The advance by Islamic State fighters on Palmyra has raised fears the Syrian world heritage site could be destroyed
The advance by Islamic State fighters on Palmyra has raised fears the Syrian world heritage site could be destroyed © Joseph Eid - AFP
The advance by Islamic State fighters on Palmyra has raised fears the Syrian world heritage site could be destroyed
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AFP
Last updated: May 28, 2015

IS executes 20 men in ruins of Syria's Palmyra: monitor

The Islamic State group "executed" 20 men in front of a crowd in the UNESCO-listed Roman theatre of Syria's ancient city of Palmyra on Wednesday, a monitor said.

Across the border the jihadists claimed to have abolished when they proclaimed their "caliphate" last year, thousands of Iraqi security forces and paramilitaries deployed across Anbar province.

Nearly a week after seizing strategic Palmyra, IS gathered 20 men they accused of fighting for the regime in the ruins of the theatre and shot them dead, Rami Abdel Rahman, head of the Syrian Observatory for Human Rights, told AFP.

"IS gathered a lot of people there on purpose, to show their force on the ground," he said.

Syria's antiquities director said he feared the killings were a harbinger of the much-dreaded destruction of the ancient site, considered one of the world's greatest heritage jewels.

The jihadist group has damaged priceless historical sites across the region but mainly used its sledgehammers and dynamite on statues and places of worship it considers idolatrous.

IS seized Palmyra on May 21, a move analysts warned positioned the group to launch more ambitious attacks on Damascus and third city Homs.

According to the Observatory, it has over the past week executed at least 217 people, including 67 civilians, in and around the city.

- Closing in on Ramadi -

In neighbouring Iraq, the government's efforts to pressure IS in its Anbar stronghold gathered pace, with thousands of fighters deployed across the province from different directions.

Their immediate goal was to cut off the jihadist group's supply lines, but some forces inched towards provincial capital Ramadi which IS captured on May 17.

The fall of the city, 100 kilometres (60 miles) west of Baghdad, was a huge blow to the government and its policy of building up a local Sunni force to expel IS from its bastions.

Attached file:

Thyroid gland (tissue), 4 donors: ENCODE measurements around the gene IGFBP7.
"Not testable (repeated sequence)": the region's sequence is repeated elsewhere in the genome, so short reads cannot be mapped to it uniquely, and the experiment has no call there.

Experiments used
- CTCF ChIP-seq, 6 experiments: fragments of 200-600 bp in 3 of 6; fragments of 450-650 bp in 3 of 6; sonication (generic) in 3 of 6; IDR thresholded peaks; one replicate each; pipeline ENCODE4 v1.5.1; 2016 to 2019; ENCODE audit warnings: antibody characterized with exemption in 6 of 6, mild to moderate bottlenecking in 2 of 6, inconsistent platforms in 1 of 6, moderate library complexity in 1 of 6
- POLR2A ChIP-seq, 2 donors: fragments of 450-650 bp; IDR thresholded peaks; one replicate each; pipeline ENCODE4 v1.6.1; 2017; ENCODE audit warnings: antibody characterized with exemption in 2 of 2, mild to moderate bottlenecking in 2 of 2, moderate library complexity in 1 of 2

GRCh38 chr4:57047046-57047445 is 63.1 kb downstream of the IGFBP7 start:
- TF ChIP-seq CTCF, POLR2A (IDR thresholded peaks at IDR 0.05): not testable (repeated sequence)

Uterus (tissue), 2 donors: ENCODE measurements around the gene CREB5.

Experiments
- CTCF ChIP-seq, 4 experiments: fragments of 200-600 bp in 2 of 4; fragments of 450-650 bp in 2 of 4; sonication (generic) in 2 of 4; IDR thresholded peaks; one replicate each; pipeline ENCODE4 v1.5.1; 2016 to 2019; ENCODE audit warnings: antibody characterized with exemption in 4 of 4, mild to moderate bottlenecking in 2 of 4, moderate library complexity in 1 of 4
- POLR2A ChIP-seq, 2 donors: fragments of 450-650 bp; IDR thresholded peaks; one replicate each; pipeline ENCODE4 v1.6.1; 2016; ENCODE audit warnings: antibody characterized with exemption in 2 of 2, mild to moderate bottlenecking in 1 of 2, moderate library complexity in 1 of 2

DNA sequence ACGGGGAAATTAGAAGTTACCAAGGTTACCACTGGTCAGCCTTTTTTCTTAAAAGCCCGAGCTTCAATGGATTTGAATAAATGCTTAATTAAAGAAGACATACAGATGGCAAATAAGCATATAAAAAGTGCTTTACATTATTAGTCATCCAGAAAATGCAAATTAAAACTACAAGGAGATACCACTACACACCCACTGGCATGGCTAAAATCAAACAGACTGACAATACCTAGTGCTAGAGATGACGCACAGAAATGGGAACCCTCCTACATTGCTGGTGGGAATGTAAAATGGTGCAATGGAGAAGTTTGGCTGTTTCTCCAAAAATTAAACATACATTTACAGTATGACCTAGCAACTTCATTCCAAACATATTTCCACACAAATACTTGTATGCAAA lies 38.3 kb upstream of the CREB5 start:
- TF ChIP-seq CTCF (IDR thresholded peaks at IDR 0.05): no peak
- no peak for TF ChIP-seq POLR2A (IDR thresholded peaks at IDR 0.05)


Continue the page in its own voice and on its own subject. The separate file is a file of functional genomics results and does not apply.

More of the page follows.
Nonetheless, 1,000 members of a newly formed Sunni unit graduated and received weapons at an event in Anbar's Habbaniyah base that had been delayed by the fall of Ramadi.

Iraqi forces moved into Ramadi's Taesh and Humeyrah districts and also entered the neighbouring Anbar university compound, an army colonel on the ground told AFP.

"Iraqi security and Hashed forces took control of both neighbourhoods. They also managed to enter the university but have yet to liberate it," he said.

Hashed al-Shaabi is an umbrella group for mostly Shiite militias and volunteers that the government called in after Ramadi fell to IS.

Prime Minister Haider al-Abadi originally opposed sending them to Anbar, but the performance of the regular forces in the Ramadi debacle two weeks ago left him with few options.

It was feared that the mass deployment of groups with a record of abuses against Sunnis risked raising sectarian tensions.

In what some saw as a provocation that justified those fears, the Hashed on Tuesday named an operation aimed at isolating IS in Anbar after one of Shiite Islam's most revered imams.

- Assyrian villages -

The operation was dubbed "Labaik, ya Hussein", which roughly translates as "We are at your service, Hussein".

The Pentagon criticised the choice of codename as "unhelpful", and even one of Iraq's most influential Shiite clerics argued the name was poorly chosen.

"This name is going to be misunderstood, there's no doubt," Moqtada Sadr said.

"Hussein is a national symbol and a prince of jihad... but we don't want him to be used by the other side to claim this is a sectarian war," said Sadr, himself a militia leader.

After a string of setbacks in Iraq, IS's twin offensives in Ramadi and Palmyra suggested that some had written off the jihadist group too soon.

Washington has insisted that the momentum had not swung, however, and that its daily air strikes were paying off.

In northeastern Syria, the Observatory's Abdel Rahman said Kurdish forces retook Assyrian Christian villages the jihadists had seized earlier this year.

"Following a 10-day offensive, Kurdish fighters took control early this week of 14 Assyrian villages that IS had controlled since February," he said.

An Assyrian rights activist said the counteroffensive in the northeastern province of Hasakeh was made possible by an intensive campaign of air strikes by the US-led coalition.

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